Fibrotic disease is caused by the formation of fibrosis. Pulmonary fibrosis is the development of excess fibrous connective tissue (fibrosis) in the lungs. It is also described as "scarring of the lung".
Pulmonary fibrosis may be a secondary effect of other diseases. Most of these are classified as interstitial lung diseases. Examples include autoimmune disorders, viral infections or other microscopic injuries to the lung.
However, pulmonary fibrosis can also appear without any known cause. In this case, it is termed "idiopathic". Most idiopathic cases are diagnosed as idiopathic pulmonary fibrosis. This is a diagnosis of exclusion of a characteristic set of histologic/pathologic features known as usual interstitial pneumonia (UIP).
In either case, there is a growing body of evidence which points to a genetic predisposition in a subset of patients. For example, a mutation in Surfactant protein C (SP-C) has been found to exist in some families with a history of pulmonary fibrosis.
Some diseases and conditions that may cause pulmonary fibrosis as a secondary effect include the following:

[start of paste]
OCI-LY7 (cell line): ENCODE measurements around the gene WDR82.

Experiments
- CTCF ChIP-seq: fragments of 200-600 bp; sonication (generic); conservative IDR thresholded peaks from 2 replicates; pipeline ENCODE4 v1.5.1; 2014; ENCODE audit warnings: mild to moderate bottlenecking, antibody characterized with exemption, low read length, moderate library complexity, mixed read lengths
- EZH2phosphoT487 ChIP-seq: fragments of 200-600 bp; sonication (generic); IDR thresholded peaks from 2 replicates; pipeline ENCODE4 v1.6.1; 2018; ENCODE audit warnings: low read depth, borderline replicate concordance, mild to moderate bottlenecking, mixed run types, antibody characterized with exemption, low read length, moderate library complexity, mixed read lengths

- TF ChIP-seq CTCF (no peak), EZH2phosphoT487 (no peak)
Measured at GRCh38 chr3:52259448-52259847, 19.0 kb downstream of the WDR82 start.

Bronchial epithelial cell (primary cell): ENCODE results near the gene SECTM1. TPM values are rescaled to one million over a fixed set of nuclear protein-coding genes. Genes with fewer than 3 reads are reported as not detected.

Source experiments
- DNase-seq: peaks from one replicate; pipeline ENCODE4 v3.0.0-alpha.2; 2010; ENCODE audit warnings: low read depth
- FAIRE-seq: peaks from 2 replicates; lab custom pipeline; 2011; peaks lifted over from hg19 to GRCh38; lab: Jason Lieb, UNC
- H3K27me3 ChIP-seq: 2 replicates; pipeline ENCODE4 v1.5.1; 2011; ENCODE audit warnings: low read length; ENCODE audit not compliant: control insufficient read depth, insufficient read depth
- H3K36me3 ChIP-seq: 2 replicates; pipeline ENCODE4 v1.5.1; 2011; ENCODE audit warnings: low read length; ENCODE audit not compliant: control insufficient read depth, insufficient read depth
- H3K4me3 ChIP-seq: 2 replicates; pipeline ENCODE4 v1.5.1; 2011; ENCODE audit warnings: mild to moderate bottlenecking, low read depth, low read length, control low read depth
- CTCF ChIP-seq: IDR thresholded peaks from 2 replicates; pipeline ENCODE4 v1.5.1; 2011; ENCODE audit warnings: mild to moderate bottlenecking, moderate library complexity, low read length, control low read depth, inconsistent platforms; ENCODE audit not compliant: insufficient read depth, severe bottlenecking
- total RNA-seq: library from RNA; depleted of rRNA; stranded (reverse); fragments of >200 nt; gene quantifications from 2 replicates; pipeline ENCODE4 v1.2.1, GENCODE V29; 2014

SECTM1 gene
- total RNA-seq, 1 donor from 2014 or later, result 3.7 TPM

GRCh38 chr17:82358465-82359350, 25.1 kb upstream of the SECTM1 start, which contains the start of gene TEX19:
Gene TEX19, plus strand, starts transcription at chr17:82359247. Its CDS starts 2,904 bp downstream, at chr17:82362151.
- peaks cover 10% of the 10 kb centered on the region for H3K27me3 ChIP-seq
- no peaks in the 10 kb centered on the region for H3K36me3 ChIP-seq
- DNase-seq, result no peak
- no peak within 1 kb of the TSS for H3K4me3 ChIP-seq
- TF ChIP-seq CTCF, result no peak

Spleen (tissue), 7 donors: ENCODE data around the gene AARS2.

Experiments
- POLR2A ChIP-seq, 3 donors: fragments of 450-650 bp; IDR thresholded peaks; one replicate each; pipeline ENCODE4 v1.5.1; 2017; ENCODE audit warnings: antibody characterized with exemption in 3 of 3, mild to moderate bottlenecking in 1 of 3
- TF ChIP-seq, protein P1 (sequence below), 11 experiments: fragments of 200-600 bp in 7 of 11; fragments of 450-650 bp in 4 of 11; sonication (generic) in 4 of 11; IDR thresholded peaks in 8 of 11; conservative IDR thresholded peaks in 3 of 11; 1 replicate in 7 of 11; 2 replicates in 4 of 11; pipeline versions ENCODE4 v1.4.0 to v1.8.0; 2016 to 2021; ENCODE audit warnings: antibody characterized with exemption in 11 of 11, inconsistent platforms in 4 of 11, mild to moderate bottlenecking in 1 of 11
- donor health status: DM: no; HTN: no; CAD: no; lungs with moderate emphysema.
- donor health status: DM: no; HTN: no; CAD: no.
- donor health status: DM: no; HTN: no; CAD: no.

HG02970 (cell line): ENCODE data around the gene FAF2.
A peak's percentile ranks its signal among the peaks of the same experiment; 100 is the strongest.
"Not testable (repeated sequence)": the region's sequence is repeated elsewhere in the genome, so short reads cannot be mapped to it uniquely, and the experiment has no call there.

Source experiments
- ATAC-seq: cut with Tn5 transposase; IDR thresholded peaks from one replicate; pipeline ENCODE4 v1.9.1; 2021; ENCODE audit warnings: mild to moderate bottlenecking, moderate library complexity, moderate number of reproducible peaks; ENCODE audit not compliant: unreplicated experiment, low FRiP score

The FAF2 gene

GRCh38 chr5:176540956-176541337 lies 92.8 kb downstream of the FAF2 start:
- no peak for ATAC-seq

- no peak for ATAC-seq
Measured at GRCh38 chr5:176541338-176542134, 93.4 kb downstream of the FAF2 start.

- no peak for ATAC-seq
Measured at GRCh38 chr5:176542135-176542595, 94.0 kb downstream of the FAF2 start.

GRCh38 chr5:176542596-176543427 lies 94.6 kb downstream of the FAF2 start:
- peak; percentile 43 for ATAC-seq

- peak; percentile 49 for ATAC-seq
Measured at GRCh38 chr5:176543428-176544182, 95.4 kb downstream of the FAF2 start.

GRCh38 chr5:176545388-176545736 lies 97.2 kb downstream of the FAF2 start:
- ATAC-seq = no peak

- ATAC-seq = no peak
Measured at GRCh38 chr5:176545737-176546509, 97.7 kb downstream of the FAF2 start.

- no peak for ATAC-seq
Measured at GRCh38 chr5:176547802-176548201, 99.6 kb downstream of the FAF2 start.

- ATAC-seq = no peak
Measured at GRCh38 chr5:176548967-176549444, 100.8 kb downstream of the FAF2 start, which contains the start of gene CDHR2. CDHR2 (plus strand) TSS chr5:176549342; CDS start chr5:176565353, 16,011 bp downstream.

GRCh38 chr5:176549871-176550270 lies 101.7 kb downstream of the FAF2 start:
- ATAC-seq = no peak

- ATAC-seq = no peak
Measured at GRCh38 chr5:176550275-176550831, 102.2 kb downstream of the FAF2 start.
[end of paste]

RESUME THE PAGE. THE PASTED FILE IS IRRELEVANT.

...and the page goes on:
* Inhalation of environmental and occupational pollutants, such as in asbestosis, silicosis, and exposure to certain gases. Coal miners, ship workers and sand blasters among others are at higher risk. Hypersensitivity pneumonitis, most often resulting from inhaling dust contaminated with bacterial, fungal, or animal products.
* Cigarette smoking can increase the risk or make the illness worse.
* Some typical connective tissue diseases such as rheumatoid arthritis, SLE, and scleroderma.
* Other diseases that involve connective tissue, such as sarcoidosis and Wegener's granulomatosis.
* Infections, including bacterial, viral, and fungal.
* Certain medications, for example amiodarone, bleomycin, busulfan, methotrexate, and nitrofurantoin.
* Radiation therapy to the region of the chest.
As you can see, the possible causes of fibrotic lung disease are many and varied. The fibrosis is just a description of the findings on studies, but does not tell the physician about the cause in most cases. That usually has to be determined from the patients past medical history.